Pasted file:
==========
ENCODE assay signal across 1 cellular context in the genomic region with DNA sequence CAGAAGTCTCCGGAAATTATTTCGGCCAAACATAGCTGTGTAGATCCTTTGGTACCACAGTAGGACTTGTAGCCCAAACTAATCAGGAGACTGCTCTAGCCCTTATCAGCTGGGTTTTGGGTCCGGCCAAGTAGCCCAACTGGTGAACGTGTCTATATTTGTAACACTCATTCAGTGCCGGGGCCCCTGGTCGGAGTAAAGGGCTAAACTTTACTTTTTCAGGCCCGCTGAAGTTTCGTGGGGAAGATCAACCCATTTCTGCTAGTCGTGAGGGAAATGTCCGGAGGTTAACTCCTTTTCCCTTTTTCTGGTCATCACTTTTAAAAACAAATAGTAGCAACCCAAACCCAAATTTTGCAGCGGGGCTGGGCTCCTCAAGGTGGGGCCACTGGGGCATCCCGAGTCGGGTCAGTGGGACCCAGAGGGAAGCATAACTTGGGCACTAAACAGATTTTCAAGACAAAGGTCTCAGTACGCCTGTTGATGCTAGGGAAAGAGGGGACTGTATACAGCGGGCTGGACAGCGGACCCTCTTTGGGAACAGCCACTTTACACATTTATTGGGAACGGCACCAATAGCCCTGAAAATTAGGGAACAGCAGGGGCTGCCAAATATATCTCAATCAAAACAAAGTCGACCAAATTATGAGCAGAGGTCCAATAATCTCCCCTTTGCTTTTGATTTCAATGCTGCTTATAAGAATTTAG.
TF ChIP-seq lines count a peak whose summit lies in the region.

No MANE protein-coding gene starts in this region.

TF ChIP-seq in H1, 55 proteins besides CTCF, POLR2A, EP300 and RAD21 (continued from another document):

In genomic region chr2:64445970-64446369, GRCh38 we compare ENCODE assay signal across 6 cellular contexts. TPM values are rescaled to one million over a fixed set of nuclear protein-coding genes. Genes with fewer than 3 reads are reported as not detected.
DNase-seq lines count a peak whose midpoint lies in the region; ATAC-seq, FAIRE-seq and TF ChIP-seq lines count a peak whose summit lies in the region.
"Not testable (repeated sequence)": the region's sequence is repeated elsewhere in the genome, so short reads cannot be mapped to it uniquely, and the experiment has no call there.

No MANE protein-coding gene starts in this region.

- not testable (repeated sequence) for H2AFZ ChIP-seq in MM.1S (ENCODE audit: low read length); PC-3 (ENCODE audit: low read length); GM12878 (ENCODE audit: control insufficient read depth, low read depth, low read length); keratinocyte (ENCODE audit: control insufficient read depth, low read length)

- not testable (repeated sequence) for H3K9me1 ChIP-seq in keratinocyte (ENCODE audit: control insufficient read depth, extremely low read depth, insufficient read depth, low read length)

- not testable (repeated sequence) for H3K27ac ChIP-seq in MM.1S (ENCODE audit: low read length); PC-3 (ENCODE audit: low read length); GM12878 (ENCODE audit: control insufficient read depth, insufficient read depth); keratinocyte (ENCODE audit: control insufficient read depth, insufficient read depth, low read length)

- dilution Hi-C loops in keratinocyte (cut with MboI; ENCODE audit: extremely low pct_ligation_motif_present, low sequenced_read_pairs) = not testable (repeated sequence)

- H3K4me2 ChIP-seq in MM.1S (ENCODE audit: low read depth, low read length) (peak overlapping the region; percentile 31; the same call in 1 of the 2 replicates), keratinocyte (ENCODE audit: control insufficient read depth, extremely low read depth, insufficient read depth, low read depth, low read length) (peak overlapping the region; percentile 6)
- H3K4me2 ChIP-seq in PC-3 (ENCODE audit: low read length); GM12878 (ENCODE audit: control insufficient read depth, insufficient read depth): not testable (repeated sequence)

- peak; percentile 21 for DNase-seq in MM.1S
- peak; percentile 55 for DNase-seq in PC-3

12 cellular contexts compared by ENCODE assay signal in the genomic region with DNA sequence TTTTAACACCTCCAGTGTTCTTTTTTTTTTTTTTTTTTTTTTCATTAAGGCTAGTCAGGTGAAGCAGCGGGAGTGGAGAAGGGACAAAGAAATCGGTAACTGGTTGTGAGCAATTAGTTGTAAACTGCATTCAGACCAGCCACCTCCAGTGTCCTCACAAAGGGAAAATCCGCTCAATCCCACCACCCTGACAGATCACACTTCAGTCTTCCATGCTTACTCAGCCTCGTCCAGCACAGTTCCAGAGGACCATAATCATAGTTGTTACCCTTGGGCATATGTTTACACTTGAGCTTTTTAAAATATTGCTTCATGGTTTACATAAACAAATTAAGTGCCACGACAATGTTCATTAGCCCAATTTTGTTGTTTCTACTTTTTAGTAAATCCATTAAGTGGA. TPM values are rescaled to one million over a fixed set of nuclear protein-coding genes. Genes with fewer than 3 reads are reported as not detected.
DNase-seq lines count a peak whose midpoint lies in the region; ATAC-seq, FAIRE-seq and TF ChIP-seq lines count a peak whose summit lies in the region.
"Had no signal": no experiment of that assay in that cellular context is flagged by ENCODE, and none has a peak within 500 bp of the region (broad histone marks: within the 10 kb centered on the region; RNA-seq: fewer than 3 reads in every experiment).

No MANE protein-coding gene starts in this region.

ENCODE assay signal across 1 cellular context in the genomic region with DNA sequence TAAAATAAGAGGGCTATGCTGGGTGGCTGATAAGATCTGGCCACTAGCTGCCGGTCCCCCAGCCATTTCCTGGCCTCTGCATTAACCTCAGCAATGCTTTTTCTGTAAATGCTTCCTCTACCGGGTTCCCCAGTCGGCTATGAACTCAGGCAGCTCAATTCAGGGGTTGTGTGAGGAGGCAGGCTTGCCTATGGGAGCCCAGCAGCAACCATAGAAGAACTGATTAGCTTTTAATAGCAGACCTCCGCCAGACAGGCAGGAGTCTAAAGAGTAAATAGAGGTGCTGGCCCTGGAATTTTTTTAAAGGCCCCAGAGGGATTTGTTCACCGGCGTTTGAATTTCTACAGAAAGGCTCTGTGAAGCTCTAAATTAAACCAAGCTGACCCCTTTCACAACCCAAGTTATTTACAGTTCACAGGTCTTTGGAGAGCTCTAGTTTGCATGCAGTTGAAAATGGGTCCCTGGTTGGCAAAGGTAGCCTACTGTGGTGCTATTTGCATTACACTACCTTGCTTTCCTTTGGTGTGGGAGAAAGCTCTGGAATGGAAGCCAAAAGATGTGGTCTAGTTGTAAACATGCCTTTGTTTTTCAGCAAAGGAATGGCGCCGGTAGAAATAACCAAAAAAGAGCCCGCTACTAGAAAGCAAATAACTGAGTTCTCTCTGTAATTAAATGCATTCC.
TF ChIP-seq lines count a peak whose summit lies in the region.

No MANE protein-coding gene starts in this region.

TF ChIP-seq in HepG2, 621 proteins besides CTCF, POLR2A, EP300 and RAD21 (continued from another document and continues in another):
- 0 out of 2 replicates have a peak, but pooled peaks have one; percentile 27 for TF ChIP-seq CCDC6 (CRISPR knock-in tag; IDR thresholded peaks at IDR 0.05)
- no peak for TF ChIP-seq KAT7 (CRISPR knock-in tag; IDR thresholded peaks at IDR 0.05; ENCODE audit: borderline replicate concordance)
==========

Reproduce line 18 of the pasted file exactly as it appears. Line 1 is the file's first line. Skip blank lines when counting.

DNase-seq lines count a peak whose midpoint lies in the region; ATAC-seq, FAIRE-seq and TF ChIP-seq lines count a peak whose summit lies in the region.